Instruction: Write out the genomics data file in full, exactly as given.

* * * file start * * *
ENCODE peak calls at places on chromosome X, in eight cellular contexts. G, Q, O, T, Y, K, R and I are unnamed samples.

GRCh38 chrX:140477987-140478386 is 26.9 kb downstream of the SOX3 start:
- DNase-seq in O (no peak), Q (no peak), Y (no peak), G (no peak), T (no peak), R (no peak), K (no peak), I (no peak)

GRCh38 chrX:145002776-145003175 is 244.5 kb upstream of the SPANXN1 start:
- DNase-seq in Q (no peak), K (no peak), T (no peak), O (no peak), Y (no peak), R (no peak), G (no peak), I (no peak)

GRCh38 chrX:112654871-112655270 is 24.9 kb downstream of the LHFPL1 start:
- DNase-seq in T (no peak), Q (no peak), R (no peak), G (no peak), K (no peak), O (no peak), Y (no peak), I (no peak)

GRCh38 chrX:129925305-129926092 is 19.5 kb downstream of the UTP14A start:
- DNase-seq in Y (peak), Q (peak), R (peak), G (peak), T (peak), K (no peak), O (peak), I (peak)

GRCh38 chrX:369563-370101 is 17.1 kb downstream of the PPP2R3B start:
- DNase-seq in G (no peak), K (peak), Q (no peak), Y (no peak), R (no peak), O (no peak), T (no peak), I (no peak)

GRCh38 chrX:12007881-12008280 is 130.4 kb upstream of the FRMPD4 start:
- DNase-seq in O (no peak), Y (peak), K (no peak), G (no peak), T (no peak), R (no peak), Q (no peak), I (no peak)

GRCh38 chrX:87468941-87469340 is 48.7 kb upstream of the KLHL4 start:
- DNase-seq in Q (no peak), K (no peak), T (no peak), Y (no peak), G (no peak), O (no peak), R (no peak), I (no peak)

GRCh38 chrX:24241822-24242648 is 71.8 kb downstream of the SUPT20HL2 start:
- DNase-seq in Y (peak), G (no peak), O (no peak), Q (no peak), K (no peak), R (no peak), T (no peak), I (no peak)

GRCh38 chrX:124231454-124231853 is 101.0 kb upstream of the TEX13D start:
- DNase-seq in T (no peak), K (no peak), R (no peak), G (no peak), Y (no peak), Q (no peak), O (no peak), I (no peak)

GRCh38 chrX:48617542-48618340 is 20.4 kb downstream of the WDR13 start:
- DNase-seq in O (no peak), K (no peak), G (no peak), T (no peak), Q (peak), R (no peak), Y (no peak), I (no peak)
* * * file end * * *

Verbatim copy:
ENCODE peak calls at places on chromosome X, in eight cellular contexts. G, Q, O, T, Y, K, R and I are unnamed samples.

GRCh38 chrX:140477987-140478386 is 26.9 kb downstream of the SOX3 start:
- DNase-seq in O (no peak), Q (no peak), Y (no peak), G (no peak), T (no peak), R (no peak), K (no peak), I (no peak)

GRCh38 chrX:145002776-145003175 is 244.5 kb upstream of the SPANXN1 start:
- DNase-seq in Q (no peak), K (no peak), T (no peak), O (no peak), Y (no peak), R (no peak), G (no peak), I (no peak)

GRCh38 chrX:112654871-112655270 is 24.9 kb downstream of the LHFPL1 start:
- DNase-seq in T (no peak), Q (no peak), R (no peak), G (no peak), K (no peak), O (no peak), Y (no peak), I (no peak)

GRCh38 chrX:129925305-129926092 is 19.5 kb downstream of the UTP14A start:
- DNase-seq in Y (peak), Q (peak), R (peak), G (peak), T (peak), K (no peak), O (peak), I (peak)

GRCh38 chrX:369563-370101 is 17.1 kb downstream of the PPP2R3B start:
- DNase-seq in G (no peak), K (peak), Q (no peak), Y (no peak), R (no peak), O (no peak), T (no peak), I (no peak)

GRCh38 chrX:12007881-12008280 is 130.4 kb upstream of the FRMPD4 start:
- DNase-seq in O (no peak), Y (peak), K (no peak), G (no peak), T (no peak), R (no peak), Q (no peak), I (no peak)

GRCh38 chrX:87468941-87469340 is 48.7 kb upstream of the KLHL4 start:
- DNase-seq in Q (no peak), K (no peak), T (no peak), Y (no peak), G (no peak), O (no peak), R (no peak), I (no peak)

GRCh38 chrX:24241822-24242648 is 71.8 kb downstream of the SUPT20HL2 start:
- DNase-seq in Y (peak), G (no peak), O (no peak), Q (no peak), K (no peak), R (no peak), T (no peak), I (no peak)

GRCh38 chrX:124231454-124231853 is 101.0 kb upstream of the TEX13D start:
- DNase-seq in T (no peak), K (no peak), R (no peak), G (no peak), Y (no peak), Q (no peak), O (no peak), I (no peak)

GRCh38 chrX:48617542-48618340 is 20.4 kb downstream of the WDR13 start:
- DNase-seq in O (no peak), K (no peak), G (no peak), T (no peak), Q (peak), R (no peak), Y (no peak), I (no peak)